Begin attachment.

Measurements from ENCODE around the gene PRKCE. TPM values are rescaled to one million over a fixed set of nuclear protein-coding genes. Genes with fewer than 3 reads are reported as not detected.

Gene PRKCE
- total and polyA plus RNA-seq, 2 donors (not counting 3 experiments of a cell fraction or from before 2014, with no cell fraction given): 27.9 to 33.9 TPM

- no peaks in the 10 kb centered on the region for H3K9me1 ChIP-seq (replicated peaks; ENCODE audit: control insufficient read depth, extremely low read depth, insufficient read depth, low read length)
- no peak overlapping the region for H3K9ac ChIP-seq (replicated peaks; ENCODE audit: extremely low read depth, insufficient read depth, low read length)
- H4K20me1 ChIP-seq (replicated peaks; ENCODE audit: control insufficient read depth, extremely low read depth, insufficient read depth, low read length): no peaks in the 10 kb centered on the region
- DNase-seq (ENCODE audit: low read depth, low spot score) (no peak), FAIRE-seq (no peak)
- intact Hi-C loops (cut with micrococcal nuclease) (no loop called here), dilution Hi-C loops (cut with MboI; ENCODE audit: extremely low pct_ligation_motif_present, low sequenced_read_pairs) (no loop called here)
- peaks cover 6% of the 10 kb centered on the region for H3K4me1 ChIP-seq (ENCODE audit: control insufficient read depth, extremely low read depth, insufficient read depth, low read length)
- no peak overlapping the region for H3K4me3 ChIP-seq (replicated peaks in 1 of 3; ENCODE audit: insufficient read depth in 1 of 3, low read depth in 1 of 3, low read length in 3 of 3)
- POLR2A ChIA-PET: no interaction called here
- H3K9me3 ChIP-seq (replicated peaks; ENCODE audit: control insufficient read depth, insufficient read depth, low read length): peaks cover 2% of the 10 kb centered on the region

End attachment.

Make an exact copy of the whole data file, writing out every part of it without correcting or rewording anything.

Measurements from ENCODE around the gene PRKCE. TPM values are rescaled to one million over a fixed set of nuclear protein-coding genes. Genes with fewer than 3 reads are reported as not detected.

Gene PRKCE
- total and polyA plus RNA-seq, 2 donors (not counting 3 experiments of a cell fraction or from before 2014, with no cell fraction given): 27.9 to 33.9 TPM

- no peaks in the 10 kb centered on the region for H3K9me1 ChIP-seq (replicated peaks; ENCODE audit: control insufficient read depth, extremely low read depth, insufficient read depth, low read length)
- no peak overlapping the region for H3K9ac ChIP-seq (replicated peaks; ENCODE audit: extremely low read depth, insufficient read depth, low read length)
- H4K20me1 ChIP-seq (replicated peaks; ENCODE audit: control insufficient read depth, extremely low read depth, insufficient read depth, low read length): no peaks in the 10 kb centered on the region
- DNase-seq (ENCODE audit: low read depth, low spot score) (no peak), FAIRE-seq (no peak)
- intact Hi-C loops (cut with micrococcal nuclease) (no loop called here), dilution Hi-C loops (cut with MboI; ENCODE audit: extremely low pct_ligation_motif_present, low sequenced_read_pairs) (no loop called here)
- peaks cover 6% of the 10 kb centered on the region for H3K4me1 ChIP-seq (ENCODE audit: control insufficient read depth, extremely low read depth, insufficient read depth, low read length)
- no peak overlapping the region for H3K4me3 ChIP-seq (replicated peaks in 1 of 3; ENCODE audit: insufficient read depth in 1 of 3, low read depth in 1 of 3, low read length in 3 of 3)
- POLR2A ChIA-PET: no interaction called here
- H3K9me3 ChIP-seq (replicated peaks; ENCODE audit: control insufficient read depth, insufficient read depth, low read length): peaks cover 2% of the 10 kb centered on the region